This course will provide a hands-on experience using atomic scale computational methods to model, understand and predict the properties of real materials. It will cover modeling using classical force-fields, quantum-mechanical electronic structure methods such as density functional theory, molecular dynamics simulations, and Monte Carlo methods. The basic background of these methods along with examples of their use for calculating properties of real materials will be covered in the lectures. Atomistic materials modeling codes will be used to calculate various material properties. Prerequisites: MEMS 3610 or equivalent or permission of instructor.
MEMS 5613 Biomaterials Processing
Biomaterials with 3D structures are important for tissue regeneration. The goal of this class is to introduce various types of biomaterials and fabrication approaches to create 3D structures. The relationship between material properties, processing methods, and design will be the primary focus. The topics include degradable biomaterials for scaffold fabrication, processing of tissue engineering scaffolds, processing of tissue engineering hydrogels, processing of drug delivery systems, and scaffold surface modification.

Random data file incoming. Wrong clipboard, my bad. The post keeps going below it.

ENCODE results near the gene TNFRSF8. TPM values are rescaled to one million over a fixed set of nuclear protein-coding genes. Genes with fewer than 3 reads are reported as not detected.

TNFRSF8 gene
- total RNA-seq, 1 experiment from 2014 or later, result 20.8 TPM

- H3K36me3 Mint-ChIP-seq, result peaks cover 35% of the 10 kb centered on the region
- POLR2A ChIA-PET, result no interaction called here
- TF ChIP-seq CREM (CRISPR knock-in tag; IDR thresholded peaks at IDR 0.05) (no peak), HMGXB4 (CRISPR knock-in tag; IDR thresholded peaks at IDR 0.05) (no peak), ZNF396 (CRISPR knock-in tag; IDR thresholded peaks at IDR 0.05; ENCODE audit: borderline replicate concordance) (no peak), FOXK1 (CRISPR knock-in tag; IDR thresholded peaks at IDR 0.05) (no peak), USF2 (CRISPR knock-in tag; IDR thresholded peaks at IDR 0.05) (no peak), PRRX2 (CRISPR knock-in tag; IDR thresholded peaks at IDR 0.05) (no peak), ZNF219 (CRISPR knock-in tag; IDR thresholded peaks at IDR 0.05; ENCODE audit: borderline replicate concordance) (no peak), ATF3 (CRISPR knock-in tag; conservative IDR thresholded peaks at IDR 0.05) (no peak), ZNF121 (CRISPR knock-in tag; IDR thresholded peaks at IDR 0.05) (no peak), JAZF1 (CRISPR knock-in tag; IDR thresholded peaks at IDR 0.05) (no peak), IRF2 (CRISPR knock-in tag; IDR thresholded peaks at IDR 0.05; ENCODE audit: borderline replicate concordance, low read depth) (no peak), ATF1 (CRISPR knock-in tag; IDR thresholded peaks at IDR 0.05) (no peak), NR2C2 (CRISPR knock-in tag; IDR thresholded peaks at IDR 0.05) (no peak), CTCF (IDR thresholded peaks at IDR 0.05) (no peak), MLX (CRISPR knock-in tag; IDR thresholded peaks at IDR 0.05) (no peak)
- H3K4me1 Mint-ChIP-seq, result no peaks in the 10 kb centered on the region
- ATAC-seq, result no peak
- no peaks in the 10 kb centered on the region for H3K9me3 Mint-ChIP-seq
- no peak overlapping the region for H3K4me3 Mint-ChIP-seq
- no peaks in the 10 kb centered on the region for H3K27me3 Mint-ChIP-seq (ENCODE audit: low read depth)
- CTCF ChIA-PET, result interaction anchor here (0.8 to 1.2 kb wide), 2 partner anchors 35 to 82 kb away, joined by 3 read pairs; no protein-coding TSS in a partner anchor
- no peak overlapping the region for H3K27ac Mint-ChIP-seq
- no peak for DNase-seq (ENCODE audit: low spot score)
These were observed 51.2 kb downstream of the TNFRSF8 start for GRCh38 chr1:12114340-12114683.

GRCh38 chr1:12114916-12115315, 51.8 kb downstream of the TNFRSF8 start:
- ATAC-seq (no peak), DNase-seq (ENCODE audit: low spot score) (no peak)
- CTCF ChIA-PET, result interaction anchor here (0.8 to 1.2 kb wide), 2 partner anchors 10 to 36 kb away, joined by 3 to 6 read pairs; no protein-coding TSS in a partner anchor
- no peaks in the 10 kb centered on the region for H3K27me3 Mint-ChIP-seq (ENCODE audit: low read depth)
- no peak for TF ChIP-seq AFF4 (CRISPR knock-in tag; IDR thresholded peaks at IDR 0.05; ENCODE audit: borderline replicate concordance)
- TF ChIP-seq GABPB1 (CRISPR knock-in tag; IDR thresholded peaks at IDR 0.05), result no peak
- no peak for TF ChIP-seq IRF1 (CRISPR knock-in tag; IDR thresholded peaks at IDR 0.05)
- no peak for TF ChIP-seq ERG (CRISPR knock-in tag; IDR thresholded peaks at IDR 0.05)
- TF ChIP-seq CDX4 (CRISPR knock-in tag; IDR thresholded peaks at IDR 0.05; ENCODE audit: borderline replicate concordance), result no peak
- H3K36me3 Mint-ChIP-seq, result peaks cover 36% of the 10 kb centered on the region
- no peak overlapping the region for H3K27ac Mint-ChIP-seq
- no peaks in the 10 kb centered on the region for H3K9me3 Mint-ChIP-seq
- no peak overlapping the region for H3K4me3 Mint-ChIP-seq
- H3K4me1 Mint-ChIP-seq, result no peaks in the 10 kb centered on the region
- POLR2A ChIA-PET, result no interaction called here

Physics 472 Solid State Physics (IMSE Core Option)
Crystal structures, binding energies, thermal properties, dielectrics, magnetism, free electron theory of metals, band theory, semiconductors, defects in solids. Prerequisite: Phys 471.
Physics 529 Statistical Mechanics
Gibbs' formalism of statistical mechanics and applications to thermodynamics. Quantum statistical mechanics and degenerate matter. General theory of equilibrium including phase transitions and critical phenomena. Interacting particles including non-ideal gases, ferromagnetism, and superconductivity. Transport theory, irreversible processes.
Physics 537 Kinetics of Materials (IMSE Core Required)
A general discussion of phase formation and phase transformation in solids and liquids. Topics include equilibrium and nonequilibrium thermodynamics, equilibrium and metastable phase diagrams, nucleation and growth, spinodal transformations, diffusion and interface limited processes, shear type transformations and order/disorder transformations. Prerequisite: A background in thermodynamics, statistical mechanics, and solid state physics at the senior undergraduate level.
Physics 549 Solid State Physics I
Quantum theory of phonons in solids, thermodynamical properties, band theory of solids, free-electron and tight-binding approaches to electronic structure.